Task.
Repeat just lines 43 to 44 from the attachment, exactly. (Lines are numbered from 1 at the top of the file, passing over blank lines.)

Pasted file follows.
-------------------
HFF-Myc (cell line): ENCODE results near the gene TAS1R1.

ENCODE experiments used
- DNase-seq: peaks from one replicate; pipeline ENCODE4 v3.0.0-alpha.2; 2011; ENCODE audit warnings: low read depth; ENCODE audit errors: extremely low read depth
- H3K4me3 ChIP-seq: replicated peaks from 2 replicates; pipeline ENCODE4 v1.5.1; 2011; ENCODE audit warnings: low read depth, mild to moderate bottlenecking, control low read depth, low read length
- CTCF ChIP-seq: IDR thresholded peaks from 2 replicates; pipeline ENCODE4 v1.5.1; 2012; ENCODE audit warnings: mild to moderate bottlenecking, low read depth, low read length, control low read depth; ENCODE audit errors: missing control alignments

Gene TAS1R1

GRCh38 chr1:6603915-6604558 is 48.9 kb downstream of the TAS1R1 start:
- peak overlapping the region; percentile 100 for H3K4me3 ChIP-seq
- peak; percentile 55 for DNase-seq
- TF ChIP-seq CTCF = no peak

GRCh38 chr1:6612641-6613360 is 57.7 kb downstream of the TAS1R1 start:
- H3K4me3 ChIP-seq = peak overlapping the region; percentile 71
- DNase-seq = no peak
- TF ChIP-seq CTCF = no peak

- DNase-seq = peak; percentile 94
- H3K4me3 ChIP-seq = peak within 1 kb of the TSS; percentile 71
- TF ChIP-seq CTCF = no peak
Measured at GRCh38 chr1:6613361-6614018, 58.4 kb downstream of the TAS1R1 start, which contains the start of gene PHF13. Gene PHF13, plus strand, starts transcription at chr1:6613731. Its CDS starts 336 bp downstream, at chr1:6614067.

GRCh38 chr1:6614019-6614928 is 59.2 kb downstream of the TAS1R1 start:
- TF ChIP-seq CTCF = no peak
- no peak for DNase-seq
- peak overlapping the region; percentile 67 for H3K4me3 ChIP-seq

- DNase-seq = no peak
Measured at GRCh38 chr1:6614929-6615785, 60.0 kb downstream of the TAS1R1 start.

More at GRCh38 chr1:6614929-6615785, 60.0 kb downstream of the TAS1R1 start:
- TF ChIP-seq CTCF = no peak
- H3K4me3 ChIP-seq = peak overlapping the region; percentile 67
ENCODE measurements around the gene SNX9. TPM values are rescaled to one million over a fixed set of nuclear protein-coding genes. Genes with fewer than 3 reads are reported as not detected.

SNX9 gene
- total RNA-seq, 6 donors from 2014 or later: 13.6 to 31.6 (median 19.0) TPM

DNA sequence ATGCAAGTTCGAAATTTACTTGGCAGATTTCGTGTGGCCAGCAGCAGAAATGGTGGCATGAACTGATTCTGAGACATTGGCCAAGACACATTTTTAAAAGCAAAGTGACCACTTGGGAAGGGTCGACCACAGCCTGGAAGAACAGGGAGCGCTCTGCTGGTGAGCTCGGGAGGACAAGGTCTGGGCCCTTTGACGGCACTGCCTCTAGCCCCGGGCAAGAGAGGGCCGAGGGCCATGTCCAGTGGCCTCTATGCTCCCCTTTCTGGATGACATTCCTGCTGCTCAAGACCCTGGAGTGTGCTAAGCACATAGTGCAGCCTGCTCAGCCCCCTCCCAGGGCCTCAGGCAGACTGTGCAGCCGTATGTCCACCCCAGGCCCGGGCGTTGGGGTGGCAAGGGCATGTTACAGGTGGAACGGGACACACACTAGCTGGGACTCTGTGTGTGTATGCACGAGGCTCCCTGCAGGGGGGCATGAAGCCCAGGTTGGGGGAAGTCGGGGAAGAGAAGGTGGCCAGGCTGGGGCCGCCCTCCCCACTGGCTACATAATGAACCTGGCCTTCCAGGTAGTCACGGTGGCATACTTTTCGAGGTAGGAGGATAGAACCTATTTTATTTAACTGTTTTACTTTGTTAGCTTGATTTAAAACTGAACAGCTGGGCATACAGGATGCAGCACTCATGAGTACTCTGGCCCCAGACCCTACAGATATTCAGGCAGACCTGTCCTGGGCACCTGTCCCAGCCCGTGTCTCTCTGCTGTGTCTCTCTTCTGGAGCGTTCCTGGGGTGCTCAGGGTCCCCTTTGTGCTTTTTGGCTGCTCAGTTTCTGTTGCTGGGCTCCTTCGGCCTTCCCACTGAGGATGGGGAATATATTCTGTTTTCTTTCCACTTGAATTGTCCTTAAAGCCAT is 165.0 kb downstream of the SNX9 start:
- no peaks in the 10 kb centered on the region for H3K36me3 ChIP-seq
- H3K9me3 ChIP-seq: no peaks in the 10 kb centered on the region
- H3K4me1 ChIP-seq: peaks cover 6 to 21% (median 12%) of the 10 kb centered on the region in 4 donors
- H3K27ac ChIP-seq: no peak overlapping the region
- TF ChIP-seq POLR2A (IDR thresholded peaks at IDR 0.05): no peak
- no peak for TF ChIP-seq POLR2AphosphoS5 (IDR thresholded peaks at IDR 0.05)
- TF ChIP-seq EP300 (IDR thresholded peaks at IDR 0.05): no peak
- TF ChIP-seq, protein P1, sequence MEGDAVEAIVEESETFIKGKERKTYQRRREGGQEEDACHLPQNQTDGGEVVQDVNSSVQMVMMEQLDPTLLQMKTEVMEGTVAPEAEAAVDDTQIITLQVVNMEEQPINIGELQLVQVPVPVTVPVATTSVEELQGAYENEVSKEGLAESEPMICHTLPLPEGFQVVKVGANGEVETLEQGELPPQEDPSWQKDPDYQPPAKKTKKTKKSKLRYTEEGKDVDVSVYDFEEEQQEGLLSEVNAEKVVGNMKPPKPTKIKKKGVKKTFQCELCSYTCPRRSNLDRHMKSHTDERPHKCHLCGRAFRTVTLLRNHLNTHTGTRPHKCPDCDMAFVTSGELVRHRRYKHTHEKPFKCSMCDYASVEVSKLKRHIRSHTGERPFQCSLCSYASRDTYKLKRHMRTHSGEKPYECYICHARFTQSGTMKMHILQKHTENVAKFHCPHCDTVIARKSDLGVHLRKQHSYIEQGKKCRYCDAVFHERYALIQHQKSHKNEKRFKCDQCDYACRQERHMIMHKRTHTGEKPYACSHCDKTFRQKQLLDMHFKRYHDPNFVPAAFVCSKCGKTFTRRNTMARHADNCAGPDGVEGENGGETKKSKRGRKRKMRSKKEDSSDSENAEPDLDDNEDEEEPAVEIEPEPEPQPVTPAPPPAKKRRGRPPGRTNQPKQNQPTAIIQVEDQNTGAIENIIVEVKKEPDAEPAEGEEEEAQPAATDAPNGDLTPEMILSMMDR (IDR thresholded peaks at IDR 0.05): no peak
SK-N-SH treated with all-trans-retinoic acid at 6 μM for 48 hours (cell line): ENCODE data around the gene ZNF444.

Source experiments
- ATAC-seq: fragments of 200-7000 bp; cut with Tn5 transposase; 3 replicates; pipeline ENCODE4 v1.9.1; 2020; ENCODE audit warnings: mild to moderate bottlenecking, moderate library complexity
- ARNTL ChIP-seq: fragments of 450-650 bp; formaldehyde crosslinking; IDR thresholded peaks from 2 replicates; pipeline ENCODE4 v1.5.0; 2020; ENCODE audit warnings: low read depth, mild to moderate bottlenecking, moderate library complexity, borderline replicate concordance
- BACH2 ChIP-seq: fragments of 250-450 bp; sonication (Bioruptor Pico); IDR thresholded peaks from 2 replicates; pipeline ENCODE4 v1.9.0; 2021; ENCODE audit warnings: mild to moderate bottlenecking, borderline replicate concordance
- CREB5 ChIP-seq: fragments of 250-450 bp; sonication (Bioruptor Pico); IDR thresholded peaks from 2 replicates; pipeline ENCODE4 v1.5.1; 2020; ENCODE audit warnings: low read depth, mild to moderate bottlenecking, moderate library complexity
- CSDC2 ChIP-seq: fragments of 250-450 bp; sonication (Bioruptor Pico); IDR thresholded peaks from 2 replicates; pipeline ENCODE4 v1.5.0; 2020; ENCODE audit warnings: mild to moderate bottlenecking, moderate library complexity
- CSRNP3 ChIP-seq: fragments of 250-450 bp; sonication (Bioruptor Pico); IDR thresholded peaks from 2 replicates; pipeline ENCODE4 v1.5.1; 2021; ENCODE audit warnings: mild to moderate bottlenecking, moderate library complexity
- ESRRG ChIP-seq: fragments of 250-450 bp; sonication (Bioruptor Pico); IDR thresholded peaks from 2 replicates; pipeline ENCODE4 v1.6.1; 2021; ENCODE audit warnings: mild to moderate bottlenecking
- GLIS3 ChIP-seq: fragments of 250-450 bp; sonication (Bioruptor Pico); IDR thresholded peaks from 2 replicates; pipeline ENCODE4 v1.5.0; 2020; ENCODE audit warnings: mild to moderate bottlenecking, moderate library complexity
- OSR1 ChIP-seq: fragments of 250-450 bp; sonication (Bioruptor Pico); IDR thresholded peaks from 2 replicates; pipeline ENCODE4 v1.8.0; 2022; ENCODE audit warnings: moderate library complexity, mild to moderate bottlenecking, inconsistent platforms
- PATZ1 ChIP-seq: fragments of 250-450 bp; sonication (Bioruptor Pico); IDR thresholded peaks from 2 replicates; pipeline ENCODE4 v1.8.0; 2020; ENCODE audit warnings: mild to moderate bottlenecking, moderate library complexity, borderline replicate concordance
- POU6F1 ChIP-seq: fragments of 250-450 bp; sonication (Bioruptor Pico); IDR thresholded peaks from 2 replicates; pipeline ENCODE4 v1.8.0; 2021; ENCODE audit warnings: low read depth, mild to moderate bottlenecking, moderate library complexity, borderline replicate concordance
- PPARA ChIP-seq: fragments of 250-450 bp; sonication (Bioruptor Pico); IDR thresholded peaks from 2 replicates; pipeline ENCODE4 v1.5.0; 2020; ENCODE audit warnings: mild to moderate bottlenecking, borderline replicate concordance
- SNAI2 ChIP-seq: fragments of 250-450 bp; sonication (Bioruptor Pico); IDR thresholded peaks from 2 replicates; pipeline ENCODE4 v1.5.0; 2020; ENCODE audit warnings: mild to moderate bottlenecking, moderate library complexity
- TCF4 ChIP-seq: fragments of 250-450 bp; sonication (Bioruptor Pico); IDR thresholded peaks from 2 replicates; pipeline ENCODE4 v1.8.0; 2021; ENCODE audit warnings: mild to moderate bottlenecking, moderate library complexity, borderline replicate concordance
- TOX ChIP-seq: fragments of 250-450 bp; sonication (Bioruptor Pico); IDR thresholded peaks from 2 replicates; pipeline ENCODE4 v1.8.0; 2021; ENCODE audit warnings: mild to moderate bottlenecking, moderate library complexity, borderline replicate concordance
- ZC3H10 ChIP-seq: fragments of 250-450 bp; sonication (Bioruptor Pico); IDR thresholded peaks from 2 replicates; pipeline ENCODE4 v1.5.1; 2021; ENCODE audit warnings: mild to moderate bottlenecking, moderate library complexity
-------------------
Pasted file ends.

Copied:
- ARNTL ChIP-seq: fragments of 450-650 bp; formaldehyde crosslinking; IDR thresholded peaks from 2 replicates; pipeline ENCODE4 v1.5.0; 2020; ENCODE audit warnings: low read depth, mild to moderate bottlenecking, moderate library complexity, borderline replicate concordance
- BACH2 ChIP-seq: fragments of 250-450 bp; sonication (Bioruptor Pico); IDR thresholded peaks from 2 replicates; pipeline ENCODE4 v1.9.0; 2021; ENCODE audit warnings: mild to moderate bottlenecking, borderline replicate concordance